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Hier wird Wissen Wirklichkeit Computer Architecture – Part 8 – page 61 of 75 – Prof. Dr. Uwe Brinkschulte, Prof. Dr. Klaus Waldschmidt Two bit predictor Two bits per branch to store history This results in for states (strongly taken, weakly taken, weakly not taken, strongly not taken) In a strong states, it takes two mispredictions to change the prediction NT T T (11) Predict Strongly Taken NT T T (00) Predict Strongly Not Taken (01) Predict Weakly Not Taken (10) Predict Weakly Taken Two bit predictor with saturation counter

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Hier wird Wissen Wirklichkeit Computer Architecture – Part 8 – page 62 of 75 – Prof. Dr. Uwe Brinkschulte, Prof. Dr. Klaus Waldschmidt Two bit predictor Two bit predictor with hysteresis counter NT T T (11) Predict Strongly Taken NT T T (00) Predict Strongly Not Taken (01) Predict Weakly Not Taken (10) Predict Weakly Taken

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Hier wird Wissen Wirklichkeit Computer Architecture – Part 8 – page 63 of 75 – Prof. Dr. Uwe Brinkschulte, Prof. Dr. Klaus Waldschmidt One bit predictor versus two bit predictor One bit predictor is simpler and needs less memory For a branch at the end of a loop, the one bit predictor correctly predicts the branch direction as long as the loop is iterated In a nested loop, each iteration of the outer loop produces two mispredictions in the inner loop A two bit predictor avoids one of these two mispredictions Technique can be extended to n bits, but no significant improve in performance one bit predictor mispred. when left inner loop mispred. when reentered inner loop two bit predictor mispred. when left inner loop

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Hier wird Wissen Wirklichkeit Computer Architecture – Part 8 – page 64 of 75 – Prof. Dr. Uwe Brinkschulte, Prof. Dr. Klaus Waldschmidt Correlation predictors Often, branches are not independent Example: DEC A BRZ X... X: LD A,0 BRZ Y The second branch is always taken when the first branch is taken Both branches are correlated This is not exploited by the one or two bit predictors

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Hier wird Wissen Wirklichkeit Computer Architecture – Part 8 – page 65 of 75 – Prof. Dr. Uwe Brinkschulte, Prof. Dr. Klaus Waldschmidt Correlation predictors One or two bit predictors only use self-history Correlation predictors also use neighbor-history This means, the own history and the history of neighbored, in execution order preceding branches are used Notation: a (m,n) predictor uses the last m branches to select one of 2 m predictors, while each of these predictors is a n bit predictor for a single given branch A branch history register (BHR) is used to store the direction of the last m branches in a m-bit shift register The BHR is used as an index to select a pattern history table (PHT)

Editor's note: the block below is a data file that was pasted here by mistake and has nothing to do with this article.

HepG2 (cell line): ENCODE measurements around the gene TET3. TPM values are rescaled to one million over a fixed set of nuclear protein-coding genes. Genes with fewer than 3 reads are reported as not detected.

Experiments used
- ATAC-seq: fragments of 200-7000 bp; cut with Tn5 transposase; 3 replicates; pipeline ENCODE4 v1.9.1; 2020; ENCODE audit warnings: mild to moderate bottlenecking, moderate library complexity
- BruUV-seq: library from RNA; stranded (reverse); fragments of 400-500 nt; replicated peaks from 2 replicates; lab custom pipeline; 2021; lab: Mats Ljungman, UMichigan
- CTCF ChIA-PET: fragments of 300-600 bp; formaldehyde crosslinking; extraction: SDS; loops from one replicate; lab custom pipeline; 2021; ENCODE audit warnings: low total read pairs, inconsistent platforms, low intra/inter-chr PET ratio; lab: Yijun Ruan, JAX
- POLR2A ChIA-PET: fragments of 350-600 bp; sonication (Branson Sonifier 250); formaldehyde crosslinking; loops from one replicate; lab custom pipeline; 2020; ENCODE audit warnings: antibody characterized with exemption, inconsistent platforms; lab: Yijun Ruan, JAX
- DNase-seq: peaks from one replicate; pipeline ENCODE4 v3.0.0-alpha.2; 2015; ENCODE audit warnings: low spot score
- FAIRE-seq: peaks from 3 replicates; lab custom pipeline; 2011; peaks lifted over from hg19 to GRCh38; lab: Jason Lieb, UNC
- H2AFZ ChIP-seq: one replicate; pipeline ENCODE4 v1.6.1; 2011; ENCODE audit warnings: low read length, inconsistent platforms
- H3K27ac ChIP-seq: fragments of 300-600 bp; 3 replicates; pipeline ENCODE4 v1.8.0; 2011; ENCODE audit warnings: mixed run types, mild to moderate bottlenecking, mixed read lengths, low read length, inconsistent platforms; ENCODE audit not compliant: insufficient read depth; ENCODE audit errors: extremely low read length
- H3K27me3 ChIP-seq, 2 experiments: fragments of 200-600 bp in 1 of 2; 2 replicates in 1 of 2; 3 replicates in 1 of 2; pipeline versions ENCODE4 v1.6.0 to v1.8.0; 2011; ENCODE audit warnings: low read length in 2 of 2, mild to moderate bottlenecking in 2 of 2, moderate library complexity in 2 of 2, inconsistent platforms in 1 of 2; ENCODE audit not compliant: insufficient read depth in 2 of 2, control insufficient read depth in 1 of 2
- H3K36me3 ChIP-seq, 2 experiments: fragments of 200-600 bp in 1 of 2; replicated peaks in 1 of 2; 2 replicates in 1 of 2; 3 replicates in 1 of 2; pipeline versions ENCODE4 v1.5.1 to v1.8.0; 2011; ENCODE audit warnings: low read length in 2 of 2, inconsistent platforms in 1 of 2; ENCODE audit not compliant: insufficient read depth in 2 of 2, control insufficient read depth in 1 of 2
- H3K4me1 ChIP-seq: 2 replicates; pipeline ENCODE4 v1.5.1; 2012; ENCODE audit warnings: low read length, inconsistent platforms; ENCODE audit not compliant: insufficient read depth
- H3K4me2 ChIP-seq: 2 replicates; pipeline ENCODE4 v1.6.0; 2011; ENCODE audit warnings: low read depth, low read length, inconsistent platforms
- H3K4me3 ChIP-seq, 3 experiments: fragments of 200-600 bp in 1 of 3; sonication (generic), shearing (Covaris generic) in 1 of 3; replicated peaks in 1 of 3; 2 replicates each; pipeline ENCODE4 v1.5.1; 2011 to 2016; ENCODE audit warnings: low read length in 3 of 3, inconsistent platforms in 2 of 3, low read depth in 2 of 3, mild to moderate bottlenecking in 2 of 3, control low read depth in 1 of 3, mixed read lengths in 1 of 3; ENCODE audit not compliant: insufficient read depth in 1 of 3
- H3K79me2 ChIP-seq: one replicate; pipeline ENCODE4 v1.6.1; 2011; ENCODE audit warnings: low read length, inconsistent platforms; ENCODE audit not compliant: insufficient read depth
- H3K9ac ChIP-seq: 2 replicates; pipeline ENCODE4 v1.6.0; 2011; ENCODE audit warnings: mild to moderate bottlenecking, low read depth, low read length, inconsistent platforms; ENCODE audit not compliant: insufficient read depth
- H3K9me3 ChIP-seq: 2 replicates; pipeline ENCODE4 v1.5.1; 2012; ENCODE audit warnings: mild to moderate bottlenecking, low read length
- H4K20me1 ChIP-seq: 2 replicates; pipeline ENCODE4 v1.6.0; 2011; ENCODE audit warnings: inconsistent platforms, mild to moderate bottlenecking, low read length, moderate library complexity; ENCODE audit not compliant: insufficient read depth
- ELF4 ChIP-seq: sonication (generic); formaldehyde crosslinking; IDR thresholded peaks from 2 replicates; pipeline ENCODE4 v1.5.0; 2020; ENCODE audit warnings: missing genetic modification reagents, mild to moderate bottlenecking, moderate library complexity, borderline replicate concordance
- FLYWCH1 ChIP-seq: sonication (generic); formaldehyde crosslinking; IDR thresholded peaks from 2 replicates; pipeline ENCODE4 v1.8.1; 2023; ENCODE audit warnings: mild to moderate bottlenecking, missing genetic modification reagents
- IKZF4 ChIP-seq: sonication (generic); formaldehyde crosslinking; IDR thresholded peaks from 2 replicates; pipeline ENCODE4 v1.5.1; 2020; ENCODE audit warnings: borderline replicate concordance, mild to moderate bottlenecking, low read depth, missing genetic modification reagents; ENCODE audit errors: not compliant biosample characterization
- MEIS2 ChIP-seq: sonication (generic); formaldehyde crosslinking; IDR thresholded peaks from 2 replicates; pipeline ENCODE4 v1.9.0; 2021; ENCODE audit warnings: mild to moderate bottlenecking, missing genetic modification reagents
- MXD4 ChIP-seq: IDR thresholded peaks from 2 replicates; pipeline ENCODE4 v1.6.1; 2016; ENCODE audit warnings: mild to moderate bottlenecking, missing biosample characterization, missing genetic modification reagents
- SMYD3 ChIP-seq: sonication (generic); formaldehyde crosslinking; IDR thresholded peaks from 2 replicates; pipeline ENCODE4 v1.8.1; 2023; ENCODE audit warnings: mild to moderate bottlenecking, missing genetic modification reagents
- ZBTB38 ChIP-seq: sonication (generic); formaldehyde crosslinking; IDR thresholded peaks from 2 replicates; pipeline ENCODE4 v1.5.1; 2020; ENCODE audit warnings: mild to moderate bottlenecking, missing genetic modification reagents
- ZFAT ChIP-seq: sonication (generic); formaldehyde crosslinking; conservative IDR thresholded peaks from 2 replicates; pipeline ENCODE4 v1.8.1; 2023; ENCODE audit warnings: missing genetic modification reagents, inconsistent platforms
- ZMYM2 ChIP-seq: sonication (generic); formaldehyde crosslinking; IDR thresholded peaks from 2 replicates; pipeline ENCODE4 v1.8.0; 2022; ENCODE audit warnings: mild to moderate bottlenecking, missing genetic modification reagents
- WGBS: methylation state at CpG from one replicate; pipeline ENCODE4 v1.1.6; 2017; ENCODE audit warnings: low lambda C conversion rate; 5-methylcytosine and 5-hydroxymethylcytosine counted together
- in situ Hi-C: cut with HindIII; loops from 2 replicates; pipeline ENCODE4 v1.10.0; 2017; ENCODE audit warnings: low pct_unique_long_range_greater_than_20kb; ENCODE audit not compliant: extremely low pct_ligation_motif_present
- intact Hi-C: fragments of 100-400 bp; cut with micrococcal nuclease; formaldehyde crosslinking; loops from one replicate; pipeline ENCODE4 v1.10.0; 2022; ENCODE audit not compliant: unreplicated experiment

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Hier wird Wissen Wirklichkeit Computer Architecture – Part 8 – page 66 of 75 – Prof. Dr. Uwe Brinkschulte, Prof. Dr. Klaus Waldschmidt Implementation of a (2,2) predictor

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Hier wird Wissen Wirklichkeit Computer Architecture – Part 8 – page 67 of 75 – Prof. Dr. Uwe Brinkschulte, Prof. Dr. Klaus Waldschmidt Two level adaptive predictors Two level adaptive predictors have been developed by Yeh and Patt nearly the same time as the correlation predictors (1992) Like the correlation predictor, the two level adaptive predictor uses two levels of tables, while the first level is used to select prediction bits of the second level Variants of two level adaptive predictors: global PHT per-set PHTs per-address PHTs global scheme (global BHR)GAgGAsGAp per-address-scheme (per-address BHT) PAgPAsPAp per-set-scheme (per-set BHT)SAgSAsSAp Correlation predictors

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Hier wird Wissen Wirklichkeit Computer Architecture – Part 8 – page 68 of 75 – Prof. Dr. Uwe Brinkschulte, Prof. Dr. Klaus Waldschmidt Two level adaptive predictors Examples: GAg(4) GAp(4) PAg(4) PAp(4) For the s/S variants, only part of the branch address is used